Armed confrontations, which erupted in several districts of Ma’rib in the first week of February 2021, have continued unabated, especially in western and northern parts of the governorate. This has led to the displacement of at least 1,532 families (about 11,000 people), according to the International Organization for Migration (IOM). Many of those displaced are from Sirwah District – which has continued to see some of the heaviest fighting – with some having to flee displacement sites as fighting drew near, displacing them anew. A majority of internally displaced persons (IDPs) reported being displaced for the third or fourth time.
Ma'rib Governorate hosts the largest IDP population in Yemen, according to local authorities – with some living in approximately 125 IDP sites. Sirwah District hosts around 30,000 displaced people in at least 14 displacement sites, and there are reports of fighting close to several sites.
According to IOM, most newly displaced people had been living in displacement sites, with some reportedly carrying their shelters with them to their new locations. Most new IDPs moved from three of the largest displacement sites in Sirwah (Al Zur, Dhanah Al Sawabin and Danah Al Hayal) to Al Rawdah IDP site in Arak, also in Sirwah District. Some displaced families have also sought refuge in Ma'rib Al Wadi District and Ma'rib City, and it is expected that further displacement will bring new people to these areas, where conditions in displacement sites are already overcrowded and needs are reportedly severe.
Field reports indicated that about 167 families were displaced to Sana’a Governorate and Sana’a City.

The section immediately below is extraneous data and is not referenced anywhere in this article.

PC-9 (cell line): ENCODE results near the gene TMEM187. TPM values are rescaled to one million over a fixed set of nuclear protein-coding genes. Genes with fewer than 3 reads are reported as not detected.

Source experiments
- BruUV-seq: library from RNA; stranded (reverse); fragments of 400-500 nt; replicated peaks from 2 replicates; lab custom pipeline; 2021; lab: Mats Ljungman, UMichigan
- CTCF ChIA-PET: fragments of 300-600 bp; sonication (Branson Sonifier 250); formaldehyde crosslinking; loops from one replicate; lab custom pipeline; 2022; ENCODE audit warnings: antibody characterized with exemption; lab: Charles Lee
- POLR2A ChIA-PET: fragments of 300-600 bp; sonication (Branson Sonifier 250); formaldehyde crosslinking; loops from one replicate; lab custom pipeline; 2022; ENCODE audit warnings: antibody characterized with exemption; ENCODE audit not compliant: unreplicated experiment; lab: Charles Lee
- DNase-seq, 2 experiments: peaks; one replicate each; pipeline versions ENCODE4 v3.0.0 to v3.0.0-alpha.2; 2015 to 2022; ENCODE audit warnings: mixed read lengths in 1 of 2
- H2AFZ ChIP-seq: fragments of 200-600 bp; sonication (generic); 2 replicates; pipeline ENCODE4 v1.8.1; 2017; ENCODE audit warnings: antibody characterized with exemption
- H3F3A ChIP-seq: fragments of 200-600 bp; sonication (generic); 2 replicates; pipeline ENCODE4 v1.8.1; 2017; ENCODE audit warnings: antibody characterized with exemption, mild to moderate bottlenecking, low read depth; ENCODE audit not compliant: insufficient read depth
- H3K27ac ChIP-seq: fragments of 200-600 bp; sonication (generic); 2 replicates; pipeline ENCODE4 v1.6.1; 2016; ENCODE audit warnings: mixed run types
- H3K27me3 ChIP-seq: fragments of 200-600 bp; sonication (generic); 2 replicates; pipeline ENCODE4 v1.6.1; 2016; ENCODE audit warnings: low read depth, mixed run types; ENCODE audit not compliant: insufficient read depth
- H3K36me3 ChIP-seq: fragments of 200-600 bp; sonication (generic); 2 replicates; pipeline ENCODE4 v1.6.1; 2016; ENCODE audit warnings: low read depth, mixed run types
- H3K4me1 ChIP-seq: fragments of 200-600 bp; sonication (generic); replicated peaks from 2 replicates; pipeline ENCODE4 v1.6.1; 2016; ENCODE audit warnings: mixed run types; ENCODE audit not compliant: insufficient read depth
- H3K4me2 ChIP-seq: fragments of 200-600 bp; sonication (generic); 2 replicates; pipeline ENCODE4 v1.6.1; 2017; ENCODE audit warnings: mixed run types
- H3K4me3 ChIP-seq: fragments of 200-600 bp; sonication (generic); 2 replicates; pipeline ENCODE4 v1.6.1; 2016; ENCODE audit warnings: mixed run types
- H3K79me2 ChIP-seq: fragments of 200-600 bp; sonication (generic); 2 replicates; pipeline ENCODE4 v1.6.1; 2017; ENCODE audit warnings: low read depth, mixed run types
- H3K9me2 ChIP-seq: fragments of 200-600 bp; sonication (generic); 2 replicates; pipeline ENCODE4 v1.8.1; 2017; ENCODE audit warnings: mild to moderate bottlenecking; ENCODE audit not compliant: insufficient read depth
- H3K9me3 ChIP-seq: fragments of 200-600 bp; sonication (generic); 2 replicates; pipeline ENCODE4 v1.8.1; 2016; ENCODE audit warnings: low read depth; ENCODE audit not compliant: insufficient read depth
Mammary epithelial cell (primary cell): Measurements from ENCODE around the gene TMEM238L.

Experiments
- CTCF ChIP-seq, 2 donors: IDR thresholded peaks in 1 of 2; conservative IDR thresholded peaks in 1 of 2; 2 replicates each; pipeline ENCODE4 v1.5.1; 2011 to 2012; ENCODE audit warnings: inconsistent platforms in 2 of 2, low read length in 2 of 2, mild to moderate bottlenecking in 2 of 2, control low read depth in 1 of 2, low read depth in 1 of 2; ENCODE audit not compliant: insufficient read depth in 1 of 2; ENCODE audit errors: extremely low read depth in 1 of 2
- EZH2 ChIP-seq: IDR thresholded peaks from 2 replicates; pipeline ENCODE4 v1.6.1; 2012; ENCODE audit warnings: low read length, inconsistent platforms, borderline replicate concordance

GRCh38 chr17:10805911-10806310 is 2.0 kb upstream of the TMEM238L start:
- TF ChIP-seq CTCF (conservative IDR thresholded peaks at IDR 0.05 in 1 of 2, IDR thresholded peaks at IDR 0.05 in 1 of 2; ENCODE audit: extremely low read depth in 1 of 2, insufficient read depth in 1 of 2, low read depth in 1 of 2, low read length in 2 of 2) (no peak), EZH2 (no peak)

HUMANITARIAN IMPACT AND NEEDS
Local populations and displaced people have continued to bear the brunt of ongoing hostilities, with some seeing their homes destroyed or having to flee their communities and displacement sites. The overall civilian casualty figures and the number of displaced persons remain unclear due to continued fighting in the affected areas. While IOM estimates that 1,532 families (11,000 individuals) have been displaced between 8 February and 9 March 2021, the Executive Unit for IDPs (Government of Yemen) estimates that 2,053 families (about 14,371 individuals) were displaced as of 27 February. Aid agencies estimate that the actual number of displaced families might be much higher. A large number of displaced families fled to safer areas within Sirwah District, Ma'rib Al Wadi District and Ma'rib City, with most displacement being secondary from existing displacement sites and locations to safer areas in Sirwah District. According to IOM, Al Rawdah IDP site in Sirwah, which hosted 677 families before the recent hostilities broke out, has seen its population increase three-fold.
This influx has strained existing resources at the site, stoking tensions between existing residents and new arrivals.
According to the Camp Coordination and Camp Management (CCCM) Cluster, the proximity of the site to combat areas raises major protection and safety concerns for the displaced people hosted at the site. It has also made the delivery of services to them more challenging Pre-existing and newly displaced people continue to be concerned about their safety and worry that fighting might force them to move again. The fighting has not abated, and if it continues, more civilians are expected to flee towards the eastern outskirts of Sirwah and into Ma’rib City, where displacement sites are already crowded and response capacities are overstretched. Should hostilities move towards Ma’rib City and close surrounds, partners estimate that some 385,000 people could be displaced, outside of the city and into Hadramawt and Shabwah governorates. This would make accessing services and assistance more difficult, and place significant strains on the limited resources available. Humanitarian partners on the ground have identified shelter, food, water and sanitation, health and protection assistance as the most urgent needs for newly displaced families.
- UN Office for the Coordination of Humanitarian Affairs
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